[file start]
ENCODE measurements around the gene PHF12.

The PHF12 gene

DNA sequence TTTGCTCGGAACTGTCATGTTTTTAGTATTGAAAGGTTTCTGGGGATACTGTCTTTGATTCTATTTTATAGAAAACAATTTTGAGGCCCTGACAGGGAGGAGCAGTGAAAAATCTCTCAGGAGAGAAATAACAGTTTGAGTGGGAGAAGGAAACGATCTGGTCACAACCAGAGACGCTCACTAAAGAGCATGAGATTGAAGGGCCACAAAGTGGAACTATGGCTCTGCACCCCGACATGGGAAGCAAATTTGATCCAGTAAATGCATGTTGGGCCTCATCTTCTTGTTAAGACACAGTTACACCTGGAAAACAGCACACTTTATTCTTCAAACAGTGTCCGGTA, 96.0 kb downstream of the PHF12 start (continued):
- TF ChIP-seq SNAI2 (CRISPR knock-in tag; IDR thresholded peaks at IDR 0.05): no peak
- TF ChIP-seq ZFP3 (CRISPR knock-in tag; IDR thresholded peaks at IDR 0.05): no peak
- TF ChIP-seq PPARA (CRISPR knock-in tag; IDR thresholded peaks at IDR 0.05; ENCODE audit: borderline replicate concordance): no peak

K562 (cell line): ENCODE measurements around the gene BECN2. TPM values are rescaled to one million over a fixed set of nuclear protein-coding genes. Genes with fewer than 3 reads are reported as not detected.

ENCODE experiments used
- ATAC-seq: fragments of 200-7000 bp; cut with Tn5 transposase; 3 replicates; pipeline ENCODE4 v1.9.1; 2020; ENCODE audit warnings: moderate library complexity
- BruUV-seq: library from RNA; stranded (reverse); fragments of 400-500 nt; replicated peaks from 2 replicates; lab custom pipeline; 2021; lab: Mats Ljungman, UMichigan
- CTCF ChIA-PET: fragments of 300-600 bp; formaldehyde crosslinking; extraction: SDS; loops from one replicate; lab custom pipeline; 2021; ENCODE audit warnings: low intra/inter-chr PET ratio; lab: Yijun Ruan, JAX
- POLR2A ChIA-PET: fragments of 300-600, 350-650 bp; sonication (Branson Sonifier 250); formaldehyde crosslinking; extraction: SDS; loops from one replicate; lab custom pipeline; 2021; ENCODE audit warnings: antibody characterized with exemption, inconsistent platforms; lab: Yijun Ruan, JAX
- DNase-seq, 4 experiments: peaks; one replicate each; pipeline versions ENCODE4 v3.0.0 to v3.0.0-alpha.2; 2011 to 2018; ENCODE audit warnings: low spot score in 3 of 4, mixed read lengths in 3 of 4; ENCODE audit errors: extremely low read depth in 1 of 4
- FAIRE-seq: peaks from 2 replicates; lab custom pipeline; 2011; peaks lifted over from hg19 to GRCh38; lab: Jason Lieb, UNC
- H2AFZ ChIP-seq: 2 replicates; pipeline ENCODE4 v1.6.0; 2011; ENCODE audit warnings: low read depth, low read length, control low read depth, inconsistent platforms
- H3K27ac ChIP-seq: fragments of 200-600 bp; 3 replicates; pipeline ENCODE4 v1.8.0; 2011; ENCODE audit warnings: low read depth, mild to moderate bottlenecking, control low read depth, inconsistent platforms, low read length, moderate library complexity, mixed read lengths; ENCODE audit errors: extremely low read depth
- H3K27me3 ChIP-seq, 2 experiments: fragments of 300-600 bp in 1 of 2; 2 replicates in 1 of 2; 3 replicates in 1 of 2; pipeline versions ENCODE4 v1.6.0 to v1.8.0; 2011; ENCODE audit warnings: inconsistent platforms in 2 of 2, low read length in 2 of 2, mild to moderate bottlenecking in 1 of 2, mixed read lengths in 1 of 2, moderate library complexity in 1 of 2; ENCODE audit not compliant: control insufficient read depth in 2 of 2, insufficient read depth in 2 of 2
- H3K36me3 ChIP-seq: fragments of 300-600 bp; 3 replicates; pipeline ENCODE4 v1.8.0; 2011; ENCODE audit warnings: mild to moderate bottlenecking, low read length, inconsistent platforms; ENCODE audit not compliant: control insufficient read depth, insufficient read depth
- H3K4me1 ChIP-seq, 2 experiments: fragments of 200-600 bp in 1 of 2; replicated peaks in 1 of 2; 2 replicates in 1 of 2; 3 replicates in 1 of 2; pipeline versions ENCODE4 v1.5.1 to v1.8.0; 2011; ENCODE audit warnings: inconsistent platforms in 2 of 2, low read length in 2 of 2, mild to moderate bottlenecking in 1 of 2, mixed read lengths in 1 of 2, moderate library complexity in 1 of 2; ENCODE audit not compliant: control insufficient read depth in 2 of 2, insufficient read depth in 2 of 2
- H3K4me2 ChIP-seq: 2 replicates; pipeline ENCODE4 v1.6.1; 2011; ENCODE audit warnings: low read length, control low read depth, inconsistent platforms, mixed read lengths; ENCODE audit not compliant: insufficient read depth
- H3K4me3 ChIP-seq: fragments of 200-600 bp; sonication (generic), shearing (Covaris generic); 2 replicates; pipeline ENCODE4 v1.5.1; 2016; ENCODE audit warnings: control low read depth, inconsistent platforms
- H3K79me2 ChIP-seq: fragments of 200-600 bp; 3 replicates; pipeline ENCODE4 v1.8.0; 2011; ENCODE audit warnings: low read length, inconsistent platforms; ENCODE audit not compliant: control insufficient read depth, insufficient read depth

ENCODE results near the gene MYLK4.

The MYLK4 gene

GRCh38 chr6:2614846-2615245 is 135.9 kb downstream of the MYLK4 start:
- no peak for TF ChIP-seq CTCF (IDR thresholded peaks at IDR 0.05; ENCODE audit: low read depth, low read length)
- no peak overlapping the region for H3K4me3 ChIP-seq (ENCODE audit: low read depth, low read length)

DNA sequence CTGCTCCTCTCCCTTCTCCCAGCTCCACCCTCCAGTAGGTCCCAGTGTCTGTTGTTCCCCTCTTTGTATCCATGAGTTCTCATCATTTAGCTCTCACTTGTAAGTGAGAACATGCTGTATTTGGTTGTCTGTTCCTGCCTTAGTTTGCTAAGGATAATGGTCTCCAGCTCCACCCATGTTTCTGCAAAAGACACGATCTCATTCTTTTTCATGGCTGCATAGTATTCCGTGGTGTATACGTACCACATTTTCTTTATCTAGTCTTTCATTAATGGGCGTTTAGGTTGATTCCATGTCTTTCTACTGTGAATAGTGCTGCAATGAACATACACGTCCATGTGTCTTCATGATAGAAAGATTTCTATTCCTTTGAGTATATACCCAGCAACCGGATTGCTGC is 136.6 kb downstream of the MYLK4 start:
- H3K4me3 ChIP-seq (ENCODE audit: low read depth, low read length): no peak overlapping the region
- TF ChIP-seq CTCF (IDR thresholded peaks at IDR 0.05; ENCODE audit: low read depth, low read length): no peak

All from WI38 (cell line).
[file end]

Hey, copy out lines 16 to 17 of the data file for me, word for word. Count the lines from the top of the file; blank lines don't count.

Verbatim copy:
- H3K27ac ChIP-seq: fragments of 200-600 bp; 3 replicates; pipeline ENCODE4 v1.8.0; 2011; ENCODE audit warnings: low read depth, mild to moderate bottlenecking, control low read depth, inconsistent platforms, low read length, moderate library complexity, mixed read lengths; ENCODE audit errors: extremely low read depth
- H3K27me3 ChIP-seq, 2 experiments: fragments of 300-600 bp in 1 of 2; 2 replicates in 1 of 2; 3 replicates in 1 of 2; pipeline versions ENCODE4 v1.6.0 to v1.8.0; 2011; ENCODE audit warnings: inconsistent platforms in 2 of 2, low read length in 2 of 2, mild to moderate bottlenecking in 1 of 2, mixed read lengths in 1 of 2, moderate library complexity in 1 of 2; ENCODE audit not compliant: control insufficient read depth in 2 of 2, insufficient read depth in 2 of 2